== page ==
Demand for Data Analytics Skills Rises Sharply

Dice Report January 2013

Though hiring managers are particularly interested in tech professionals with Java/J2EE development skills, the demand for data expertise has increased notably in the past year, according to a report released Thursday by Dice.

Last year, the need for data analysts and analytics skills didn’t even make the top 10. But in the latest survey, they were in the No. 4 spot. It makes sense, considering that more businesses are using Big Data as a strategic tool. For example, game companies are harnessing analytics to understand users’ behaviors and play trends, utilities are expected to spend $20 billion a year on analytics by 2020, and researchers of all types, from marketing specialists to economists and urban planners, want to more deeply analyze data generated by smartphone users. (On Dice, the number of Big Data job postings tripled year on year.)

Back to Java: This is the second consecutive year that Java and J2EE developers are in the most demand. The closer to the application they are, the stronger the job market. In fact, one in five job postings on Dice included the word “Java,” or showed a need for some form of Java knowledge.

19 Responses to “Demand for Data Analytics Skills Rises Sharply”

  1. Dawn, you mentioned that one in five postings on Dice included the word Java. How many of these postings were truly Java related, rather than listing Java as one possible nice to have but not required skill?

    • Dawn Kawamoto

      Hi Daniel,

      While the data wasn’t broken out in that particular way, this may provide an answer to your question. On any given day, there’s more than 17,000 Java jobs listed on Dice. Roughly one third of those jobs have Java in the job title, which seems these jobs are more than just a “nice to have.”

      Hope that helps,


    • Hi John, and thanks for your note. In this case, “Your” is the correct word, since it’s not about an action. If we’d used the contraction, the sentence would essentially read “In you are hiring…” . A sentence beginning with “If” would need “you’re”, though. (I’m just being a word weeny here. Sometimes I can’t help myself 🙂 )

    • jelabarre

      I’ve been wondering that too. It looks like an interesting field, and something I could (theoretically) do quite readily. But we need to know how to present ourselves for it or get training if necessary,

      • Surajit Baruah

        I feel it will be easier those are having background in Social Science / Statistics / Mathematics. With this background having good exposure exposure in database management will give good start.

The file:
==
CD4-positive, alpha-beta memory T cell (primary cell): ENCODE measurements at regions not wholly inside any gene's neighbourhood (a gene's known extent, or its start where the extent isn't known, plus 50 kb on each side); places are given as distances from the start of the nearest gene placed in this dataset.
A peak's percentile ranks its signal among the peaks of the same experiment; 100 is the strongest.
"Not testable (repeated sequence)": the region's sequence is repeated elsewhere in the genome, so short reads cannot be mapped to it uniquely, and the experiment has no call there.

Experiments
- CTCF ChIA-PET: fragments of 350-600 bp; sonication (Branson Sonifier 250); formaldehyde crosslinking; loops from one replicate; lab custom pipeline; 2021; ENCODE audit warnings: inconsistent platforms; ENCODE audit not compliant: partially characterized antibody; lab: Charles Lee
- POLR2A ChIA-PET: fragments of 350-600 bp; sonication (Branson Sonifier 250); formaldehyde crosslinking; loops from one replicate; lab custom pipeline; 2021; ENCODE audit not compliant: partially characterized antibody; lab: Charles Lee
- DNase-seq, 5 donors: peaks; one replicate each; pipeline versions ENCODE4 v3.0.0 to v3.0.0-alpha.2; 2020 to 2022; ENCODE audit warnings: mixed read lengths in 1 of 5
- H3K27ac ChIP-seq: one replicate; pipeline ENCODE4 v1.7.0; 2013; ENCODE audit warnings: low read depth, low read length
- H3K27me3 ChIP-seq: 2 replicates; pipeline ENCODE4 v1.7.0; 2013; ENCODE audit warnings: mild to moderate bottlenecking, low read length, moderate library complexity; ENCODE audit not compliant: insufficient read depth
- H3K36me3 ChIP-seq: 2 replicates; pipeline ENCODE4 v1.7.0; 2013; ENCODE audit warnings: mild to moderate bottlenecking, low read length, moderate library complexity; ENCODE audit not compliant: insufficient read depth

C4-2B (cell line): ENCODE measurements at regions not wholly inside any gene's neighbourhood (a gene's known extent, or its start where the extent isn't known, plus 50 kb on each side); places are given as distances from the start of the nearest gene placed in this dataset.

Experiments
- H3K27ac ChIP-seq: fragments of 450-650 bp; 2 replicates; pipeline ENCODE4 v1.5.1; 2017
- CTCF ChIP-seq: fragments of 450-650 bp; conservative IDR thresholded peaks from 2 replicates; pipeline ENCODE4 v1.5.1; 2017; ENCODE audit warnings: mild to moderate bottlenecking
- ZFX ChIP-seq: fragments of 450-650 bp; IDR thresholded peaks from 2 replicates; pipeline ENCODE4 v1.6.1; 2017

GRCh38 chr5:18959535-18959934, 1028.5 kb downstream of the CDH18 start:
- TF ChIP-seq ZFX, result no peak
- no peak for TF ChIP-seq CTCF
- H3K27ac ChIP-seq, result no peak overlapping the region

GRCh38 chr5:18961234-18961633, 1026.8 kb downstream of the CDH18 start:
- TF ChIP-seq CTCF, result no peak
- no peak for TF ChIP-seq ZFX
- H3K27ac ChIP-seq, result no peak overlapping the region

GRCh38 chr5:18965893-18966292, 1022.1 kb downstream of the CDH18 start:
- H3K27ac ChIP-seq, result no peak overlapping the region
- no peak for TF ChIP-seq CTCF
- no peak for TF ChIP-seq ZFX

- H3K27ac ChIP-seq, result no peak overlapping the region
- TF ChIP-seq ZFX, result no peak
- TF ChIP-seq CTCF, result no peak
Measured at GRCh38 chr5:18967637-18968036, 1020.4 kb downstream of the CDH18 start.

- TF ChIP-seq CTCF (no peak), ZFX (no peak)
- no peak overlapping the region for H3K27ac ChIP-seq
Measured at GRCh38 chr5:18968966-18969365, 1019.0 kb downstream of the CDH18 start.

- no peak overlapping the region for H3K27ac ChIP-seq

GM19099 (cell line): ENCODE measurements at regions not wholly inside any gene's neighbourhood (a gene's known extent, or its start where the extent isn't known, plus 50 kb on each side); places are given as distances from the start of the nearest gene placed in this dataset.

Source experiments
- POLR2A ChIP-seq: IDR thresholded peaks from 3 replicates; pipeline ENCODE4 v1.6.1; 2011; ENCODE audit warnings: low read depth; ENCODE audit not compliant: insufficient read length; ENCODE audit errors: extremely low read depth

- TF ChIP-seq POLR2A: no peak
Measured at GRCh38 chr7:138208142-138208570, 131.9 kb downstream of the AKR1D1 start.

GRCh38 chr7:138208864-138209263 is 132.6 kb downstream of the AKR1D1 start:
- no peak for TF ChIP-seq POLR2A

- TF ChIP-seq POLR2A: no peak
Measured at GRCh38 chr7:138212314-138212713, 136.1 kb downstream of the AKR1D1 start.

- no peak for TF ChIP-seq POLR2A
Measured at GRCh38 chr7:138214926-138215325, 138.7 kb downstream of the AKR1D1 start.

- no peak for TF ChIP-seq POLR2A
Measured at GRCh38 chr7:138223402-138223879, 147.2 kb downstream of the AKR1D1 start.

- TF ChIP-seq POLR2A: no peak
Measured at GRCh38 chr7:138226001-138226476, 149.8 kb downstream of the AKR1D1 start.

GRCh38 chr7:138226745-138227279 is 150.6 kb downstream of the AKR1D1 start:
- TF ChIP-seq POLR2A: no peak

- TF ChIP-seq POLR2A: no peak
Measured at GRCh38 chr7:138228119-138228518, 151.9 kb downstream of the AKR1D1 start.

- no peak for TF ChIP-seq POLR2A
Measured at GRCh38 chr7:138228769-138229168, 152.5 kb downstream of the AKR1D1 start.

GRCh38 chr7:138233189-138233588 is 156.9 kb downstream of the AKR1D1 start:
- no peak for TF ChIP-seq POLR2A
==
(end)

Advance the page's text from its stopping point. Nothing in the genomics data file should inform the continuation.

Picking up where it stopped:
2. Hi Dawn:

    I found your article very interesting. I’m current looking at updating my skills and was wondering what you would suggest for further training for data analysts and analytics skills. I have a background in BA/PM work which I think would fit nicely, but would be interested in your take for specific data “diving” training.

  3. Demand for Data Analytic Skills Rises Sharply WHY?

    Computers are invented approx 20 years back, from beginning we have 1 data and then 2, 3, 5, 100, 1000, million, billion………… so we need to keep most important data? when ever we required we to analysis, so “Data Analytic” skills is most important. this is the real thing now every one is focusing “BIG DATA”.

  4. I am a Data Strategist, which is a data analyst on steroids, so I think I can help with the questions a lot of folks have about what “data analysts / analytics” skills are needed. Some are hard skills and others are soft. First, my background is in social science, where a lot of data is collected for research purposes which lead to papers and presentations. This compliments what businesses are looking for today.

    The explosion of data has given rise to tools to harness it, making certain data forerunners (like Google and Facebook) a lot of money. This has made the power of using data to make business decisions more prominent than it once was, which is probably why data is the new thing. The skills you need to make sense of data are varied, but the following is a laundry list that should give you an idea about what is needed (and I don’t have all these):

    The primary skills are data curiosity and data intelligence, which are soft skills that are hard to teach. When you look at the output of an analysis do you ask the right questions? If garbage was output would you detect it? If I described a product or service, could you determine the types of metrics that should be collected, how to present those metrics, and what metrics should be shown daily versus quarterly? You have to have this innate curiosity and connection with data to catch most problems early and to capture the right data for analyzing.

    Data Collection: ability to define what needs to be collected and how it should be collected. This includes architecture, strategy, storage etc. – a good understanding of relational databases is useful here.